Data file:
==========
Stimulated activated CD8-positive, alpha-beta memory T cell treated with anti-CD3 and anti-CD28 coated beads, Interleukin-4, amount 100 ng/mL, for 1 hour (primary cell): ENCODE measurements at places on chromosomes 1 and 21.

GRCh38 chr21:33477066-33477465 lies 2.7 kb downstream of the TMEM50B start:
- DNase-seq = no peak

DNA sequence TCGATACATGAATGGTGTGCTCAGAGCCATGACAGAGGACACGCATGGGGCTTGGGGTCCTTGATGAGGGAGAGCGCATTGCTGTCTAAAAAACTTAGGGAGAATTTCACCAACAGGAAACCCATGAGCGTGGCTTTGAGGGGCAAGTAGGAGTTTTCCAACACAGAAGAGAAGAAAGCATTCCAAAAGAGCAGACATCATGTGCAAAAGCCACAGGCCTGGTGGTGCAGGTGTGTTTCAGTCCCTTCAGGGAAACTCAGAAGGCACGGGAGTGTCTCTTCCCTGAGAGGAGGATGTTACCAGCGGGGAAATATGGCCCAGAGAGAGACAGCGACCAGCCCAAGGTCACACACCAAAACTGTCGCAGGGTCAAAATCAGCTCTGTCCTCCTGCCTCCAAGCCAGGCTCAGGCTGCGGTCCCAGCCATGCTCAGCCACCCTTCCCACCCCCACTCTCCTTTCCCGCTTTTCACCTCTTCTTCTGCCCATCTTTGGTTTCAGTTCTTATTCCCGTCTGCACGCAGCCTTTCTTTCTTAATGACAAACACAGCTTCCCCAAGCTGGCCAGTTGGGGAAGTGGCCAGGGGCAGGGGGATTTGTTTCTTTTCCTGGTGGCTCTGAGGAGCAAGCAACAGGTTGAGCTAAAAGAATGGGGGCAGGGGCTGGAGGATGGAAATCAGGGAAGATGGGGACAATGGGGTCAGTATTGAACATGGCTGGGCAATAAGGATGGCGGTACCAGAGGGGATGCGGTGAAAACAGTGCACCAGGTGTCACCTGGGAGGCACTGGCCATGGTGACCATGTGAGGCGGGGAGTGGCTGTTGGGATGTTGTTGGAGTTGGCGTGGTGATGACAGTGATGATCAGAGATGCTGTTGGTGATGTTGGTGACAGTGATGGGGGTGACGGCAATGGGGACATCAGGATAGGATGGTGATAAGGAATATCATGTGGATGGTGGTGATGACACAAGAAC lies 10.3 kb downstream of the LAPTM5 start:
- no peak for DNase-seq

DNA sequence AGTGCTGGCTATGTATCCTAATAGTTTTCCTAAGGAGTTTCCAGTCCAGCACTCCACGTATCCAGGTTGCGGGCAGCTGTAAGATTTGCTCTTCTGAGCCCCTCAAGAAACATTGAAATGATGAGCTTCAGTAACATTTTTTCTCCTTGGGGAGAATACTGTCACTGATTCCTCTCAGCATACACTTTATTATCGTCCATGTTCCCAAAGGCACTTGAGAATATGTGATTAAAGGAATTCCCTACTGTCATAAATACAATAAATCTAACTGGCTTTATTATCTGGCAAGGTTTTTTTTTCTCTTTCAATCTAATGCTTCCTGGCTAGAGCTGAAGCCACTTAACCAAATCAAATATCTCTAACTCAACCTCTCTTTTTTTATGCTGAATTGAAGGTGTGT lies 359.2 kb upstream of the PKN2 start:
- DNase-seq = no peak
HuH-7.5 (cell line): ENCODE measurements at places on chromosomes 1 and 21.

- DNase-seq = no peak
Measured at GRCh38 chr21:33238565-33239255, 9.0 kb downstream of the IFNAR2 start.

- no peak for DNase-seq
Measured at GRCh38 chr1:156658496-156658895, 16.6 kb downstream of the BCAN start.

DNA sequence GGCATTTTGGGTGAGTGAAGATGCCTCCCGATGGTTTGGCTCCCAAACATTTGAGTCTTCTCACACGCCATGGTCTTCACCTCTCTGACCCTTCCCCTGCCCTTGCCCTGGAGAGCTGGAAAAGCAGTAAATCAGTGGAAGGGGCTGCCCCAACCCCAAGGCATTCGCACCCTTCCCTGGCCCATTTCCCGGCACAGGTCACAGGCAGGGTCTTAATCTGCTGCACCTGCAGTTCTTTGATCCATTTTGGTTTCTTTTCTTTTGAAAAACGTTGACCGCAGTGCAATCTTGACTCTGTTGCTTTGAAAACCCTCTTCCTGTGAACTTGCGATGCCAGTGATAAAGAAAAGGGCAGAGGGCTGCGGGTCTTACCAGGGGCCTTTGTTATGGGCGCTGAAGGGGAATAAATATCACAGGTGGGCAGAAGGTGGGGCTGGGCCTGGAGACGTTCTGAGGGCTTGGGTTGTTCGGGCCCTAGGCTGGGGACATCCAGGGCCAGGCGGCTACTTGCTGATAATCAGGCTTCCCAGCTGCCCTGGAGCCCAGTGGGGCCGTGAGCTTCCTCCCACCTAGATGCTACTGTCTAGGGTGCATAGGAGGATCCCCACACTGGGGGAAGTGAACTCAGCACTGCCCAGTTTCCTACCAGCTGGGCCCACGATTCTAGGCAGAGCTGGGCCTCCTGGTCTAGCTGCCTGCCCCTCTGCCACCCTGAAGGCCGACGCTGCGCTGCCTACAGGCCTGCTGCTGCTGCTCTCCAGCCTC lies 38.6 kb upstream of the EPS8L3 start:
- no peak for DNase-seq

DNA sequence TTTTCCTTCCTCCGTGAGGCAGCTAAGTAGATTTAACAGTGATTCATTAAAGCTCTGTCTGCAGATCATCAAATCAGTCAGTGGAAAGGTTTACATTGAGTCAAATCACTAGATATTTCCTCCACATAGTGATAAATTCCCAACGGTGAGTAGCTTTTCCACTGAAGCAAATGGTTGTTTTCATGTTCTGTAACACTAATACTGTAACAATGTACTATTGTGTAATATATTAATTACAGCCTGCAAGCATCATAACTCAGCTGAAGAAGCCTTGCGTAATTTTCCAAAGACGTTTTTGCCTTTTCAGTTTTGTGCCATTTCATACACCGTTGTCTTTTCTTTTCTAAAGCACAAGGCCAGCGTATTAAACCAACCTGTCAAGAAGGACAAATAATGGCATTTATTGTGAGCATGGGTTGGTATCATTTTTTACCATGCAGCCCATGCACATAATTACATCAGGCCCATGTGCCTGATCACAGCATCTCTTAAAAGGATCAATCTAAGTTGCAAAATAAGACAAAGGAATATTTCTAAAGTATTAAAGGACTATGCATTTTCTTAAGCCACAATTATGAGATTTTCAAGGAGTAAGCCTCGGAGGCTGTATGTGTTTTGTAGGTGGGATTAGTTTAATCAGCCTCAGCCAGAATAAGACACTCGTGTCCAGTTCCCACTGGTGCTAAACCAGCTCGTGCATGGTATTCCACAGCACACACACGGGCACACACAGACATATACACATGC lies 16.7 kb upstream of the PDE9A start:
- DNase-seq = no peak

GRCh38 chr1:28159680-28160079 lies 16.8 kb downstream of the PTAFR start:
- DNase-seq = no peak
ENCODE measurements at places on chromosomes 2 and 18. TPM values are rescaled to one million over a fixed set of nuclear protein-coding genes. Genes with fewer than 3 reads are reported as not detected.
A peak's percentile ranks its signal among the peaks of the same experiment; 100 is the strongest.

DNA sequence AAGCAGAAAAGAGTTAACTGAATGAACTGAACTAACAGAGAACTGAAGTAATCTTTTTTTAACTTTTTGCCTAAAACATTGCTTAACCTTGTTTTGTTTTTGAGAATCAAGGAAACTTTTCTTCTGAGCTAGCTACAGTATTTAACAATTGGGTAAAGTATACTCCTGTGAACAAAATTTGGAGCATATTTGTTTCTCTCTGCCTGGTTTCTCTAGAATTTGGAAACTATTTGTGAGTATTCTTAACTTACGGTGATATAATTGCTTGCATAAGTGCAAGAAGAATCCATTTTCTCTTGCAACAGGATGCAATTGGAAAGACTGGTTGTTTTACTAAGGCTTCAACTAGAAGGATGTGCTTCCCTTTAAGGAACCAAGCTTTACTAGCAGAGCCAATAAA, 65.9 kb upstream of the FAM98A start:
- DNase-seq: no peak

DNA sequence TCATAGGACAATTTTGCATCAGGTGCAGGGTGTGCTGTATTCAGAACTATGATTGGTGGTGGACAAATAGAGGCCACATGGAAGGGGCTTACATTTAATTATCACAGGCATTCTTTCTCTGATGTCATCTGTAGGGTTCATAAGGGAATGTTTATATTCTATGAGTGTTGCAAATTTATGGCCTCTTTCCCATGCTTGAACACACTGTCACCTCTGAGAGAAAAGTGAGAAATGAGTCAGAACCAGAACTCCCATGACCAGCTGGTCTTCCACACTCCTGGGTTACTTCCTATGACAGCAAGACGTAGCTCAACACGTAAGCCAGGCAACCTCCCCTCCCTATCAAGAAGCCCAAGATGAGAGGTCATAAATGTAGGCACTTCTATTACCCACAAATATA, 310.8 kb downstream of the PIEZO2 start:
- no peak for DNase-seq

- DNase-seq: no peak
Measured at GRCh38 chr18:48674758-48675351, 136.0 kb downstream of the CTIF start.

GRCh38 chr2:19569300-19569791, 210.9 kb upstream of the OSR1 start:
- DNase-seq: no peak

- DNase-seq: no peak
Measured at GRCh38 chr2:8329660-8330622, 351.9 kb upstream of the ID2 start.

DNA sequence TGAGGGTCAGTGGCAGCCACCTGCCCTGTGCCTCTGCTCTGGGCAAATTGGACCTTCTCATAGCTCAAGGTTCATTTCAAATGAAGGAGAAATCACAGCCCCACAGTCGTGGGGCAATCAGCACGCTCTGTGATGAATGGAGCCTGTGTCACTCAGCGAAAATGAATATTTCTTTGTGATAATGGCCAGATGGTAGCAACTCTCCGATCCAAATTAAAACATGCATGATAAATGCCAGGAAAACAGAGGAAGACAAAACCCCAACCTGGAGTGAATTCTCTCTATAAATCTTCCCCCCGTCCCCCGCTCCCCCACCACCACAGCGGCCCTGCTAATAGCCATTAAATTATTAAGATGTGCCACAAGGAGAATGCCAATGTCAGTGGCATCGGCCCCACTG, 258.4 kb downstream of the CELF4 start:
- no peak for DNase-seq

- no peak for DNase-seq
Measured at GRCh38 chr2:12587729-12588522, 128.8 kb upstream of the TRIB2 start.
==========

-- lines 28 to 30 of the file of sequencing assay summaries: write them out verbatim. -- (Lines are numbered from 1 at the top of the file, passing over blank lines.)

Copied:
- DNase-seq: no peak

- DNase-seq: no peak
Measured at GRCh38 chr2:8329660-8330622, 351.9 kb upstream of the ID2 start.